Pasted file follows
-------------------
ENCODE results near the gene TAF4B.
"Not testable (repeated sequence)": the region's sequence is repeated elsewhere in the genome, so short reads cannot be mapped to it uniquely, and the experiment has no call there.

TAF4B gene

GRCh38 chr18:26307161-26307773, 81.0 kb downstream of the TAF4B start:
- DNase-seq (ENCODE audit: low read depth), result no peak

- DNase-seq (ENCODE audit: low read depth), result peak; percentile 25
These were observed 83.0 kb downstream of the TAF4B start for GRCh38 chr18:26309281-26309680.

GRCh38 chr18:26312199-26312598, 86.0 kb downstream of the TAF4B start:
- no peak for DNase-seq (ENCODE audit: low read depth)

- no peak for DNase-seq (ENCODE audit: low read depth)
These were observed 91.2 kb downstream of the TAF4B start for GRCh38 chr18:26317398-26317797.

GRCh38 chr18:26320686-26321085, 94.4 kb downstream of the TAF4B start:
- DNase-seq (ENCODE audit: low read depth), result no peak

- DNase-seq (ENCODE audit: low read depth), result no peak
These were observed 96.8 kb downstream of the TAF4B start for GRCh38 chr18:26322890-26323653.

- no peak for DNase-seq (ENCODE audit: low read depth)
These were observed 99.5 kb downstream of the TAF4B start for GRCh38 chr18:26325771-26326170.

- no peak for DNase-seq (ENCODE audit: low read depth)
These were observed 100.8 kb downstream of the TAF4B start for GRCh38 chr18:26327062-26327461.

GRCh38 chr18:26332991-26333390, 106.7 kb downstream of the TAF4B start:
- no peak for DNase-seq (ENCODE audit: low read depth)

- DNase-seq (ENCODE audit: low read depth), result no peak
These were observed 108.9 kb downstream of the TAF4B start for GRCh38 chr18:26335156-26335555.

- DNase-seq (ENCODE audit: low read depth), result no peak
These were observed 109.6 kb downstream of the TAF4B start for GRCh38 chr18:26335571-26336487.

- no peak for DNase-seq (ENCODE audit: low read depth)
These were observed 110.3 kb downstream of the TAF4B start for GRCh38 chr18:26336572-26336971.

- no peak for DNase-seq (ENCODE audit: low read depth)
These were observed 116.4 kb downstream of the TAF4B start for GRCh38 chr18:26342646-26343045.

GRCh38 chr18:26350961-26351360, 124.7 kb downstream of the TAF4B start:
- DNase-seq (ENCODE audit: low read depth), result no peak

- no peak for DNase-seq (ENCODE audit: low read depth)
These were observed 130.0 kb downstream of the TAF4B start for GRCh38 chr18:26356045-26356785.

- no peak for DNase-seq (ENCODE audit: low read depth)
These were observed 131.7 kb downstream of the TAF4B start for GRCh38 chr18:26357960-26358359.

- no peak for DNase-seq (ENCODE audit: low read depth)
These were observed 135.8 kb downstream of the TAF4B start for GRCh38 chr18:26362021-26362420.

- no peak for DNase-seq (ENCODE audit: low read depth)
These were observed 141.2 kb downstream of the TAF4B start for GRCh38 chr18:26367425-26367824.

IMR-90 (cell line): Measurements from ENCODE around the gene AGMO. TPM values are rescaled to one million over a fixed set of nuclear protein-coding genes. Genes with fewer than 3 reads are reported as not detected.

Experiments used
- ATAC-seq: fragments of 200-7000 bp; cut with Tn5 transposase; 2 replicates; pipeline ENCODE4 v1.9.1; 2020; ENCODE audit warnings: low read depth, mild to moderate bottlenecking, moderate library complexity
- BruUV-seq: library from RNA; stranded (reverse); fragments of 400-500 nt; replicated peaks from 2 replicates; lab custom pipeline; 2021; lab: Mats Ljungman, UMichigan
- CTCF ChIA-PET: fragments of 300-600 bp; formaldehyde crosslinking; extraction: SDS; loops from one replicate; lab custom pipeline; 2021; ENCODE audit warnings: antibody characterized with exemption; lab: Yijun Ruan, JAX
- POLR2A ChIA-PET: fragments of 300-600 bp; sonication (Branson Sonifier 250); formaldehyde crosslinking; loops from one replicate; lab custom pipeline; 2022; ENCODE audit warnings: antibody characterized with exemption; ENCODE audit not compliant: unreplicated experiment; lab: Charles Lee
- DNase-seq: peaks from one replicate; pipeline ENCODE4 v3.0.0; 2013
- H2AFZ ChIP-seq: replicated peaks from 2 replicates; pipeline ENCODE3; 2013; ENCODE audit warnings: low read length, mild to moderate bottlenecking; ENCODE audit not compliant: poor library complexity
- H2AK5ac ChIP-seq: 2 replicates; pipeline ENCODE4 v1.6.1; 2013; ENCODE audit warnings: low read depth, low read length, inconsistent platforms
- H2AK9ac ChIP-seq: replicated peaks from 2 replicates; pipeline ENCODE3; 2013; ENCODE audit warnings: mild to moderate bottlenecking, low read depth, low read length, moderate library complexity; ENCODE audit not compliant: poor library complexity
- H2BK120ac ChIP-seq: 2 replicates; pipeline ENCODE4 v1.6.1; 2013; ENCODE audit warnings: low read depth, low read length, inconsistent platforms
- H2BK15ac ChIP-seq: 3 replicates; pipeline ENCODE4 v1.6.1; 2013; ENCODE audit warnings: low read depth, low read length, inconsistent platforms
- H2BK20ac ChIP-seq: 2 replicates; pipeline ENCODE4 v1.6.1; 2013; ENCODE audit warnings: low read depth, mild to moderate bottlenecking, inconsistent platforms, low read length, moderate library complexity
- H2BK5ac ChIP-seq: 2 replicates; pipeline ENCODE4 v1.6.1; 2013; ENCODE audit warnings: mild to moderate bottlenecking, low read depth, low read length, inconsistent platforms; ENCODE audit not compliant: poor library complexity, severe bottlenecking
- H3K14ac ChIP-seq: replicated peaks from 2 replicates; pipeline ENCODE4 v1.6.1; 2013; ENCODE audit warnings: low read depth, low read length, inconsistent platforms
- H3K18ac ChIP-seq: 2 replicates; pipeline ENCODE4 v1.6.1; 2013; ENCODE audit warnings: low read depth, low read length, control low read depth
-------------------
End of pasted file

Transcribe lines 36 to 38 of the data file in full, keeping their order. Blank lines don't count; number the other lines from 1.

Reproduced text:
- no peak for DNase-seq (ENCODE audit: low read depth)
These were observed 135.8 kb downstream of the TAF4B start for GRCh38 chr18:26362021-26362420.

- no peak for DNase-seq (ENCODE audit: low read depth)